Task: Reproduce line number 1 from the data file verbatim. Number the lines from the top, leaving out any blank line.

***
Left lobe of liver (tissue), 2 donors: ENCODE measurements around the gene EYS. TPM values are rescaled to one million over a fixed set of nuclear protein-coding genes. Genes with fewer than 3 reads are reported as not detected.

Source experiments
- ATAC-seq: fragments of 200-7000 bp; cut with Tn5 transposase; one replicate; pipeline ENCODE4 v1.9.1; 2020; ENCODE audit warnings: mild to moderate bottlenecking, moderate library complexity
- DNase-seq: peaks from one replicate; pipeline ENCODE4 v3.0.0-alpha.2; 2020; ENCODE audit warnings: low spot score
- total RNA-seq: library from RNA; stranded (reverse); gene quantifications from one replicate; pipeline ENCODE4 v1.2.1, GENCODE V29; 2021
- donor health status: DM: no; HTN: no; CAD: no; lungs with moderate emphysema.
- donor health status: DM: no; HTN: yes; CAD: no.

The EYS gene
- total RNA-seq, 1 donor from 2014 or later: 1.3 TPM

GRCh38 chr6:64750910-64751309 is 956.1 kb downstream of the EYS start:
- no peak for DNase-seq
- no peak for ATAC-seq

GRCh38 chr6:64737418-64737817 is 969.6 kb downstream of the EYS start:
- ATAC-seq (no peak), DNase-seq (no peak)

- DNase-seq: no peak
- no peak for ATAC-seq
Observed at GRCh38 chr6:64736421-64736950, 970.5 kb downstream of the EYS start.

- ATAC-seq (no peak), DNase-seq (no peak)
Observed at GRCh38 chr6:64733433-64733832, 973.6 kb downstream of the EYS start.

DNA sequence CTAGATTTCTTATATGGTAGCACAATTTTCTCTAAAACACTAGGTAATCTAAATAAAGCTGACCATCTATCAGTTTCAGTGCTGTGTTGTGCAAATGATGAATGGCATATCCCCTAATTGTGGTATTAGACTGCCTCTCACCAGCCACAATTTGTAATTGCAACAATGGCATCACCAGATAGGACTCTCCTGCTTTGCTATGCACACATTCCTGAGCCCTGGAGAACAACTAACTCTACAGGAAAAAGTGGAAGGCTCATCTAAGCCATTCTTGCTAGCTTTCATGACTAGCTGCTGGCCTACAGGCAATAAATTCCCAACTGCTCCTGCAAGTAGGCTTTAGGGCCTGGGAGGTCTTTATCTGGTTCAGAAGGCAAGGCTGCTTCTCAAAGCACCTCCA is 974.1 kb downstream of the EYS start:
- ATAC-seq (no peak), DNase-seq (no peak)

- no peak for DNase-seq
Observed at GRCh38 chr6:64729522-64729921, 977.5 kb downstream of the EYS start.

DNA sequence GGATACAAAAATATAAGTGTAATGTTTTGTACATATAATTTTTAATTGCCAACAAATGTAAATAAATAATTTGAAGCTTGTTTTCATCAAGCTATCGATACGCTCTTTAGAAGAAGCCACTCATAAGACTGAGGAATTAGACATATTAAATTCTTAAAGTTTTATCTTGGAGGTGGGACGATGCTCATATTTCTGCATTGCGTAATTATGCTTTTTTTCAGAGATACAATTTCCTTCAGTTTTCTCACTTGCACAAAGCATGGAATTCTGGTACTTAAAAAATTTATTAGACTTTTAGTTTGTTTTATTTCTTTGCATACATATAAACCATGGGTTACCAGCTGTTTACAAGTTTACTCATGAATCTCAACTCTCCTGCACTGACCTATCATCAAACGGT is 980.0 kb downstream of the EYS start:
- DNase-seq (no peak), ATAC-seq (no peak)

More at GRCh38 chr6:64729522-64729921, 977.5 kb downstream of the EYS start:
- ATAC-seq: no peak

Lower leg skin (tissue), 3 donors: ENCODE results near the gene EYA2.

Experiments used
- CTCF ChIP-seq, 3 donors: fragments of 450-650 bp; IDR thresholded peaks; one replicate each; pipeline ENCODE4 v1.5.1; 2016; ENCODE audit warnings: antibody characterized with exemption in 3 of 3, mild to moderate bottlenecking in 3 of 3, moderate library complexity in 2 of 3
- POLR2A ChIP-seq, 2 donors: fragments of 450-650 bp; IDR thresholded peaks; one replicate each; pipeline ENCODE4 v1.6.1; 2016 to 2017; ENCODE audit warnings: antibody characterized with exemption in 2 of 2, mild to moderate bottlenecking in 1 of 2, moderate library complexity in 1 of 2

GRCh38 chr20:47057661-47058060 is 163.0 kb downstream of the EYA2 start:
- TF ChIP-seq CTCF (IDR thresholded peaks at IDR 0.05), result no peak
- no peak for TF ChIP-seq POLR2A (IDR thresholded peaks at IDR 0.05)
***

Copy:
Left lobe of liver (tissue), 2 donors: ENCODE measurements around the gene EYS. TPM values are rescaled to one million over a fixed set of nuclear protein-coding genes. Genes with fewer than 3 reads are reported as not detected.